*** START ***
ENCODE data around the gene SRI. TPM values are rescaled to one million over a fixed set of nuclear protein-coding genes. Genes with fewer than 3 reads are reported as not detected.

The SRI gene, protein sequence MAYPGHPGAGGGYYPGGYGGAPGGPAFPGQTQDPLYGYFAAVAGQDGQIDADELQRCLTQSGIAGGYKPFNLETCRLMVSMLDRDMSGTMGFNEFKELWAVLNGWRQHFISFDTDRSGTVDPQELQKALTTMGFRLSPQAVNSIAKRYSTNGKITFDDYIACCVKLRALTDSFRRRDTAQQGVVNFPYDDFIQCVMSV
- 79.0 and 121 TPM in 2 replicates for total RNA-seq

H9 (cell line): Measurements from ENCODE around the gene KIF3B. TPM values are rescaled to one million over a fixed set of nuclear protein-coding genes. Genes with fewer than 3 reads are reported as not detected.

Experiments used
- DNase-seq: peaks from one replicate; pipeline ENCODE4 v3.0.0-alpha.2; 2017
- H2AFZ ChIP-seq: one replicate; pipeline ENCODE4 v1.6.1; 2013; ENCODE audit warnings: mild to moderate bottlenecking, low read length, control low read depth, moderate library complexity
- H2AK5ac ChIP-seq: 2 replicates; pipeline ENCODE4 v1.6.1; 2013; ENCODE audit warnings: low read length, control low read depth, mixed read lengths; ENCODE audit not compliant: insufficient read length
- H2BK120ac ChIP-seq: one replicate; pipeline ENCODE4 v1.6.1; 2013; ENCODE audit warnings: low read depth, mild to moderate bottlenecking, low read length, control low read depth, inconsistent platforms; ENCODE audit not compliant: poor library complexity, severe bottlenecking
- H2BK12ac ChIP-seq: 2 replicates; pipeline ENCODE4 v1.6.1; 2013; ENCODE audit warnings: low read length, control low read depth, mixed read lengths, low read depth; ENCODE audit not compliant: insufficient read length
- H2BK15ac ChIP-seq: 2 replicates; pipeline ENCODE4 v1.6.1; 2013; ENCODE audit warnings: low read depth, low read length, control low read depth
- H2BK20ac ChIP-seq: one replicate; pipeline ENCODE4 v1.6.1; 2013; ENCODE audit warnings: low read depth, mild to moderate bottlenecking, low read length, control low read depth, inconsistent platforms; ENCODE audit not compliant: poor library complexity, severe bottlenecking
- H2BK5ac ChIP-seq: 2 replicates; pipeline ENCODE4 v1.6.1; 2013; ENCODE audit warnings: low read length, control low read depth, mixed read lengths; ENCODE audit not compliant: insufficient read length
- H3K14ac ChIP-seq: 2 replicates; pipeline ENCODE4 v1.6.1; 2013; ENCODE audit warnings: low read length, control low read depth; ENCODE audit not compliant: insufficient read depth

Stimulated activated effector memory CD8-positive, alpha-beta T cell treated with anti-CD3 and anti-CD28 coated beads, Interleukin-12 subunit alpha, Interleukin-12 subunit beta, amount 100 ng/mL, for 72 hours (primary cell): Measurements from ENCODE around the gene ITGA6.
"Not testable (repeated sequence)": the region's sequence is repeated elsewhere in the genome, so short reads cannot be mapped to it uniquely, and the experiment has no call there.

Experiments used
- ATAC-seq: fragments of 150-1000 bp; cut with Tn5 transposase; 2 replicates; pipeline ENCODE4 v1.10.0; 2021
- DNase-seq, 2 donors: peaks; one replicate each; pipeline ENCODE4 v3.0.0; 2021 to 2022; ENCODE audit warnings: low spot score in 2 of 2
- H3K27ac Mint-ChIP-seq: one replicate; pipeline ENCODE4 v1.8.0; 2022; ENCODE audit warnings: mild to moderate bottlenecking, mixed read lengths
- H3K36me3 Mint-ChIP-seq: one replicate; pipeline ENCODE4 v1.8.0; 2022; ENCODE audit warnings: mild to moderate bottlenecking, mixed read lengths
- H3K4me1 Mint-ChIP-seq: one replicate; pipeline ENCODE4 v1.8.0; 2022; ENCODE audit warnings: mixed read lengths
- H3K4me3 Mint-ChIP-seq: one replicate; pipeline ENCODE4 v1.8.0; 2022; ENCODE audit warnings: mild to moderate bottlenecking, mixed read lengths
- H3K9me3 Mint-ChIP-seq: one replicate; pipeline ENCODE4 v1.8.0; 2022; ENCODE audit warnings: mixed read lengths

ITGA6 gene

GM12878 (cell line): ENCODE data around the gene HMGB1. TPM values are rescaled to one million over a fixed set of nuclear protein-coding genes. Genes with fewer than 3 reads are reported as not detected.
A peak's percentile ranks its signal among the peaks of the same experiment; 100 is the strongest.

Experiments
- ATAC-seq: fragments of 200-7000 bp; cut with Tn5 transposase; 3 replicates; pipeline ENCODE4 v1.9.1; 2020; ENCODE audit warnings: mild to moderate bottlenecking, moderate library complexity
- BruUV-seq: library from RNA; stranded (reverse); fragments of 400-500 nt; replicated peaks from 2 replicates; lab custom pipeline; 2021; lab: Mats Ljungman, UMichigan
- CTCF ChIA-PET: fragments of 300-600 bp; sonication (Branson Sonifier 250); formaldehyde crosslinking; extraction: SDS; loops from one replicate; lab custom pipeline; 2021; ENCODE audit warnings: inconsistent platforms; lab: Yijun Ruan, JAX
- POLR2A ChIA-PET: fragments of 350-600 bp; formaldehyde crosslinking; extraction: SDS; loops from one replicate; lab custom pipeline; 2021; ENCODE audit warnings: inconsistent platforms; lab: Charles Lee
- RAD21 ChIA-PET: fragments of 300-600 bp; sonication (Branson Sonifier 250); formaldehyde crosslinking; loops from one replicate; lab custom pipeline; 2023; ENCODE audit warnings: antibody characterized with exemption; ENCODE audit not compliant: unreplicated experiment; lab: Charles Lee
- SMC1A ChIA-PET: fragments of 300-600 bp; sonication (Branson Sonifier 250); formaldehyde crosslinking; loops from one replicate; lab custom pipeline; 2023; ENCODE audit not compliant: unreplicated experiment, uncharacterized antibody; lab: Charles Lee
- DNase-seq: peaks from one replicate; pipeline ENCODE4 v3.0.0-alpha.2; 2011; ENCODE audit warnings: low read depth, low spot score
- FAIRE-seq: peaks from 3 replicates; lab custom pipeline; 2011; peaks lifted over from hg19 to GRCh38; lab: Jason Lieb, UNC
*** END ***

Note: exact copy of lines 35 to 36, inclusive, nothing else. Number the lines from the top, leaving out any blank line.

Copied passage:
- DNase-seq: peaks from one replicate; pipeline ENCODE4 v3.0.0-alpha.2; 2011; ENCODE audit warnings: low read depth, low spot score
- FAIRE-seq: peaks from 3 replicates; lab custom pipeline; 2011; peaks lifted over from hg19 to GRCh38; lab: Jason Lieb, UNC